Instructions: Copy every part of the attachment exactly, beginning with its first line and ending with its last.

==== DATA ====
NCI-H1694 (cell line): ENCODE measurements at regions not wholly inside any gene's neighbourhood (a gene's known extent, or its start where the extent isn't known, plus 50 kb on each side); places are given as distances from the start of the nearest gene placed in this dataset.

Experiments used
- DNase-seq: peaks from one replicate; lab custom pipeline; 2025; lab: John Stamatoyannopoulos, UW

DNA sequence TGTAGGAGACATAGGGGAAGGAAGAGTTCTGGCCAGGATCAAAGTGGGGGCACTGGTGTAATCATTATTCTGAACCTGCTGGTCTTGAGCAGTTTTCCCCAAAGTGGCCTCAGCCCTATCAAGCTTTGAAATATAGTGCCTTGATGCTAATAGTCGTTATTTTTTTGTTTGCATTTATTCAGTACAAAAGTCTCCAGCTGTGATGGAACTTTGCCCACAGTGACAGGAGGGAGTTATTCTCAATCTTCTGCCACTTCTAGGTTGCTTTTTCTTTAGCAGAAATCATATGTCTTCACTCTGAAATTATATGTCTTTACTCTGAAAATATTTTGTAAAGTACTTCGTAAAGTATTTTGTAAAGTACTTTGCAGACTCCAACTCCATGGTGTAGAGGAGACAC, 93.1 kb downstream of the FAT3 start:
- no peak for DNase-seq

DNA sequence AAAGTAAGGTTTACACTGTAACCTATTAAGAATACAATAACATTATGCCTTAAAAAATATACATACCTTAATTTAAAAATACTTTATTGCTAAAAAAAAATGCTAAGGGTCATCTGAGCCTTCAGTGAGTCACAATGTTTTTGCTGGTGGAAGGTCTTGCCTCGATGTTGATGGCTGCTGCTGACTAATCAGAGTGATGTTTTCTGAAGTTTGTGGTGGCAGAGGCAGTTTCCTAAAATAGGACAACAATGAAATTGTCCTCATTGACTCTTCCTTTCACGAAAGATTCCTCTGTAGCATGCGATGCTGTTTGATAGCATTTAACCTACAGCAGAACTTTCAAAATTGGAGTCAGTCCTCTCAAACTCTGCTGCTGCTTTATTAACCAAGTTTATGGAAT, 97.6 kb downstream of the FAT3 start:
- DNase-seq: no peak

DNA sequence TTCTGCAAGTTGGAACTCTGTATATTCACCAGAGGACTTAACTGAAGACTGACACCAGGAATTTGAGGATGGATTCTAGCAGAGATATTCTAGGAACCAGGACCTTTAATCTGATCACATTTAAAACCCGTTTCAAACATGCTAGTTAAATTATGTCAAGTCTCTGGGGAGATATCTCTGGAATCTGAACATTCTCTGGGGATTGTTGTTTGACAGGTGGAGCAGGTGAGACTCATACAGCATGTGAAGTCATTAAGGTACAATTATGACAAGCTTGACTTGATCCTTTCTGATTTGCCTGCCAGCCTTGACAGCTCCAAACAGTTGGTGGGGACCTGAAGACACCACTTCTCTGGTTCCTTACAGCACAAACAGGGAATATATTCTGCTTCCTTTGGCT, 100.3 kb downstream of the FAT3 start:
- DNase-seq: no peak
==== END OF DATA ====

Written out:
NCI-H1694 (cell line): ENCODE measurements at regions not wholly inside any gene's neighbourhood (a gene's known extent, or its start where the extent isn't known, plus 50 kb on each side); places are given as distances from the start of the nearest gene placed in this dataset.

Experiments used
- DNase-seq: peaks from one replicate; lab custom pipeline; 2025; lab: John Stamatoyannopoulos, UW

DNA sequence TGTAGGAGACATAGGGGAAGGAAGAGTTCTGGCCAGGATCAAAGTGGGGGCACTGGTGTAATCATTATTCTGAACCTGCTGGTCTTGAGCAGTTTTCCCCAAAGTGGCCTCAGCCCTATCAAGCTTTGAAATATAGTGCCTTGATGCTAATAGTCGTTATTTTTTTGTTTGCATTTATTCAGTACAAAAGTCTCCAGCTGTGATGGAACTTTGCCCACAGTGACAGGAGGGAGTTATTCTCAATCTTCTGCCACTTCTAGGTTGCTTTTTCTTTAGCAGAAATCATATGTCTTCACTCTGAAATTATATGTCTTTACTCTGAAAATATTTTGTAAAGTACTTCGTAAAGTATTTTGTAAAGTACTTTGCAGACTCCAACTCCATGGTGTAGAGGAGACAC, 93.1 kb downstream of the FAT3 start:
- no peak for DNase-seq

DNA sequence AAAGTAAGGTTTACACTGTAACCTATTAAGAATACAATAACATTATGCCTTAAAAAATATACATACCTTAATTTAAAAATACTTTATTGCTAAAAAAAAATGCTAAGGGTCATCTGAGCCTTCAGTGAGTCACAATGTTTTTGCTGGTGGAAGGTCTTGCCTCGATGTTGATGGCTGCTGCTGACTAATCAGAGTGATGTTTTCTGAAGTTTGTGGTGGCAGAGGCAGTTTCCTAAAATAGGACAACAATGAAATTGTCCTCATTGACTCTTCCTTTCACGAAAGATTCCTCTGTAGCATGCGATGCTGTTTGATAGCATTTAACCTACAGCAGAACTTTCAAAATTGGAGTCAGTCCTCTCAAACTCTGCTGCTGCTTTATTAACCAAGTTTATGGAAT, 97.6 kb downstream of the FAT3 start:
- DNase-seq: no peak

DNA sequence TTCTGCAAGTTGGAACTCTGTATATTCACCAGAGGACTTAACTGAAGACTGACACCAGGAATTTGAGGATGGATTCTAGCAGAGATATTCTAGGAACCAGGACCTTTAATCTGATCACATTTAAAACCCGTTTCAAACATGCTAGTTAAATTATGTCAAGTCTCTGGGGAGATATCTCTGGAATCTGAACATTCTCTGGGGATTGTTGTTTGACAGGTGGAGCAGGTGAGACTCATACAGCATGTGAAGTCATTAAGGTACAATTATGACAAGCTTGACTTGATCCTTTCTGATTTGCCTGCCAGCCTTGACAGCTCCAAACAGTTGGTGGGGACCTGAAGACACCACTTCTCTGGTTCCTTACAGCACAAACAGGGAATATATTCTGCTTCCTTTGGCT, 100.3 kb downstream of the FAT3 start:
- DNase-seq: no peak